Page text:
Because of this blog, our China lawyers get a fairly steady stream of China law questions from readers, mostly via emails but occasionally via blog comments or phone calls as well. If we were to conduct research on all the questions we get asked and then comprehensively answer them, we would become overwhelmed. So what we usually do is provide a quick general answer and, when it is easy to do so, a link or two to a blog post that provides some additional guidance. We figure we might as well post some of these on here as well. On Fridays, like today.
What with all the US-China tensions and trade tariffs,
our China lawyers are getting an increasing number of questions from U.S. companies regarding Sinosure. To grossly summarize, they go something like this: “We have received an email from Sinosure’s lawyers saying we owe XYZ China factory $371,456. We do owe them some money but not this much because this does not include the $123,675 that should have been subtracted for the poor quality product we received but could not use. Should I just send them the money we owe them?”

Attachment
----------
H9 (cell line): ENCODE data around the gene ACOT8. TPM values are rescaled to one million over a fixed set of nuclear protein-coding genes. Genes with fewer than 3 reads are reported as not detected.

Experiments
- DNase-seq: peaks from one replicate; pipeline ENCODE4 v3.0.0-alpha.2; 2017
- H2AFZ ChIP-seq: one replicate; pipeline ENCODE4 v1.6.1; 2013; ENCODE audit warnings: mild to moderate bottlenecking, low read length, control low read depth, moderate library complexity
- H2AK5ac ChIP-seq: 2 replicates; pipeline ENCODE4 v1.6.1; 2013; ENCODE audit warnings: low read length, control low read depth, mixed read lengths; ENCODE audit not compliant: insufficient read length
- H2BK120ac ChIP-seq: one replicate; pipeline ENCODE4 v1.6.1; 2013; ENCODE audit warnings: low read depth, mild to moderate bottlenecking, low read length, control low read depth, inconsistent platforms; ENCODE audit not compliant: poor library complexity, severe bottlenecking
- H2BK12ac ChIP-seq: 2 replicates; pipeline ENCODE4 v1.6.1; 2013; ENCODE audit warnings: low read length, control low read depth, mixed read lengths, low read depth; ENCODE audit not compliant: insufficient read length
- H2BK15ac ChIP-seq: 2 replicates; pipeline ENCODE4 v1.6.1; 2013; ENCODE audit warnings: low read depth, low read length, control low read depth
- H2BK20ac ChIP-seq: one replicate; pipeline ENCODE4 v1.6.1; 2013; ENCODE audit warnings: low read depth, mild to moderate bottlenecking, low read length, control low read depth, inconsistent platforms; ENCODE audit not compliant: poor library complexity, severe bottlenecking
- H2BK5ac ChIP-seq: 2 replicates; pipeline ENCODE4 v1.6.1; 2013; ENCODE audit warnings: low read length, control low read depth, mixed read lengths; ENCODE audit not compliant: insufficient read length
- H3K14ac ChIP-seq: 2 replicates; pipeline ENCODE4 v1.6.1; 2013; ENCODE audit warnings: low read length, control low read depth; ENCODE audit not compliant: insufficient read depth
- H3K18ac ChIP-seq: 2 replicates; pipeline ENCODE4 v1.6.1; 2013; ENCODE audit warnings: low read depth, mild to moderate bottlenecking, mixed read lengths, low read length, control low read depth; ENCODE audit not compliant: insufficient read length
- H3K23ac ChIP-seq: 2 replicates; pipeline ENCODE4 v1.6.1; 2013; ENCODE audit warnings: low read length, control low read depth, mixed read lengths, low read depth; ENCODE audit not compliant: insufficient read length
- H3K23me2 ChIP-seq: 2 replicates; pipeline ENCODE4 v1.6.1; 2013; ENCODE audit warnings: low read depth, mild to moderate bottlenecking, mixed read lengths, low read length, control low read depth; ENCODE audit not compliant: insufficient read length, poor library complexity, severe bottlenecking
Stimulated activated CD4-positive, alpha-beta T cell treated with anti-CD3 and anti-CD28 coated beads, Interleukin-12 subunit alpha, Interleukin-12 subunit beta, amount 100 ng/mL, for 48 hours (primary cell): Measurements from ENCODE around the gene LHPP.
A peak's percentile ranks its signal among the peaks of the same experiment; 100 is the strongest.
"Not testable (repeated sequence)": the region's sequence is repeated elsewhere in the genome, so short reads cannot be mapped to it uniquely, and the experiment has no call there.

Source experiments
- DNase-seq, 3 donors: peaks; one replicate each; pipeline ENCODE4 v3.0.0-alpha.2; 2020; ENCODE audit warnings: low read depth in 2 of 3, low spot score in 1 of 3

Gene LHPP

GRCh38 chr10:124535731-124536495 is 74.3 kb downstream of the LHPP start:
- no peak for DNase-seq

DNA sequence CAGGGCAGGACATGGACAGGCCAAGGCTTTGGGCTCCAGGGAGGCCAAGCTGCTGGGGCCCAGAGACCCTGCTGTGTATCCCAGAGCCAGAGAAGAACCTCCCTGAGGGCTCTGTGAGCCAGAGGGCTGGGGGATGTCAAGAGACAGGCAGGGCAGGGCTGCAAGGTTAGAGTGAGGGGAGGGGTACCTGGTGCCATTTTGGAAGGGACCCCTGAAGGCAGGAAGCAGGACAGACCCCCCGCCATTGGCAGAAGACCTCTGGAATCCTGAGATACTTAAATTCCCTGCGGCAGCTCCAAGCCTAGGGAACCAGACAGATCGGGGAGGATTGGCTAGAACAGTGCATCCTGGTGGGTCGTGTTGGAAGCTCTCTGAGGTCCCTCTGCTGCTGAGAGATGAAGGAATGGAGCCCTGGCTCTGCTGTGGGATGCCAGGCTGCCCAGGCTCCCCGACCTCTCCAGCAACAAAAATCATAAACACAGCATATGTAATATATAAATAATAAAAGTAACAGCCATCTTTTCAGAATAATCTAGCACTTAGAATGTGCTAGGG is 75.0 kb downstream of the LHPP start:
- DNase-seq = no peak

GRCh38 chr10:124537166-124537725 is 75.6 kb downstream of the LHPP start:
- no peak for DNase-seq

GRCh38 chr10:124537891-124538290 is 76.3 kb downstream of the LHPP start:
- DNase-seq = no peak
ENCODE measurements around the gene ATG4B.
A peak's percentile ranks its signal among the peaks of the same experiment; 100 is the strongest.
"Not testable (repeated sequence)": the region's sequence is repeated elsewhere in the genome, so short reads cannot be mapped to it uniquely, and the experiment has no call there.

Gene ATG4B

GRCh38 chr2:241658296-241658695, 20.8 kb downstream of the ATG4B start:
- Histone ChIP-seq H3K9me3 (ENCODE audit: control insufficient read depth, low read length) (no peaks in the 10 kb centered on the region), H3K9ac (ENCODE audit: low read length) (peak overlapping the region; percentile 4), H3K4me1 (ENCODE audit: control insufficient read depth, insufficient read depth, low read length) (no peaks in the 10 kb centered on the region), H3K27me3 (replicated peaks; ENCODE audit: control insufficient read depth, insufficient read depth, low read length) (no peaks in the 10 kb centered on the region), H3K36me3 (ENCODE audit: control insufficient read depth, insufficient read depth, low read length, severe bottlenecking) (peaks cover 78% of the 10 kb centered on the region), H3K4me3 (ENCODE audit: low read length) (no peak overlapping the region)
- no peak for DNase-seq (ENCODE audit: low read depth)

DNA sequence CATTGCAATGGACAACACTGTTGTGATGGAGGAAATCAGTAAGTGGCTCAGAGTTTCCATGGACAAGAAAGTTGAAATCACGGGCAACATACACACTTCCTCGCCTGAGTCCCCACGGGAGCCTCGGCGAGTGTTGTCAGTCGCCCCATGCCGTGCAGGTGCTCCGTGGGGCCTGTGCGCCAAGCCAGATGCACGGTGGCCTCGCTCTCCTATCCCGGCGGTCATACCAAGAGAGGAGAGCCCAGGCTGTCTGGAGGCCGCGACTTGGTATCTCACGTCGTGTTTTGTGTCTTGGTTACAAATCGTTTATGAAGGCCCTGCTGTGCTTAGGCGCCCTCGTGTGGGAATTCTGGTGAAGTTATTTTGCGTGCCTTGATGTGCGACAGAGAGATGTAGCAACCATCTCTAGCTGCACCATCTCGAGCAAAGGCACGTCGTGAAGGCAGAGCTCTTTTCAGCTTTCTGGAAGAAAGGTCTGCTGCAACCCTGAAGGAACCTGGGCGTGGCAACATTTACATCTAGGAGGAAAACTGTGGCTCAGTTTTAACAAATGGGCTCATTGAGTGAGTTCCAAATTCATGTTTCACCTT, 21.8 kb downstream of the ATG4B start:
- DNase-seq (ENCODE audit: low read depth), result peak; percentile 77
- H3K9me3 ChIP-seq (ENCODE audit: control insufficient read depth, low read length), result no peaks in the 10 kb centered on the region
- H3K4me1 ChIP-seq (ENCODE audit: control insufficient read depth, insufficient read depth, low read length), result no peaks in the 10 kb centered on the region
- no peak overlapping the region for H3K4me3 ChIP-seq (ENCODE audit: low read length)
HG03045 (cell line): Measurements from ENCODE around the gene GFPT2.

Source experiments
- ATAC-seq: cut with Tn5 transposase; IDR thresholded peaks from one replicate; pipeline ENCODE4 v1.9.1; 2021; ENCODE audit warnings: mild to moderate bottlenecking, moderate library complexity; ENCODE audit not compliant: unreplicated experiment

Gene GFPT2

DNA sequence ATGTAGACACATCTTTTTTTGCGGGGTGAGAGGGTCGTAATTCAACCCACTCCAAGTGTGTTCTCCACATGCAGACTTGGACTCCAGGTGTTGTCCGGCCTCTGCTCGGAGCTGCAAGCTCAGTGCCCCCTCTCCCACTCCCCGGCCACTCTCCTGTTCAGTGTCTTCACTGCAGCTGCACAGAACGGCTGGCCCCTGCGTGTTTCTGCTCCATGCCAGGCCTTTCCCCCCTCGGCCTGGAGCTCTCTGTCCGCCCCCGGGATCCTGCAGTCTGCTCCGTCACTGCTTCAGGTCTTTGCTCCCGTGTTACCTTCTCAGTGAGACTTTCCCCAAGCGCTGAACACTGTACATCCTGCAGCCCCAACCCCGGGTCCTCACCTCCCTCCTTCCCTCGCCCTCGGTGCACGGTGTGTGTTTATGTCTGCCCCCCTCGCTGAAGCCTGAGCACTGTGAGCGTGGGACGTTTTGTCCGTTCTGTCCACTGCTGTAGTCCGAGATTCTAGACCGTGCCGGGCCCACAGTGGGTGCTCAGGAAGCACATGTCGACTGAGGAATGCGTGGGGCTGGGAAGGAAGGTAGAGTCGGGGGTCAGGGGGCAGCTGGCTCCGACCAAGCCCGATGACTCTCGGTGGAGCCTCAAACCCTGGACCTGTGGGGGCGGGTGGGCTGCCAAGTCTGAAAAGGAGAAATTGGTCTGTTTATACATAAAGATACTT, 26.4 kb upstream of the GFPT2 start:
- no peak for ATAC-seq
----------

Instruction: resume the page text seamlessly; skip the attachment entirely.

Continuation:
Short Answer: No. If you send them the money you say you owe the odds are overwhelmingly that you will be pursued for the rest. Also, if you are going to pay anyone anything in China you need a full-fledged Chinese language, China-specific settlement agreement making clear your payment will resolve all outstanding issues both with Sinosure and with the XYZ China factory. Most importantly, you will want that settlement agreement to be signed and chopped by both Sinosure and by XYZ China factory.
For more on how to deal with Sinosure, check out China Sinosure: What You NEED to Know.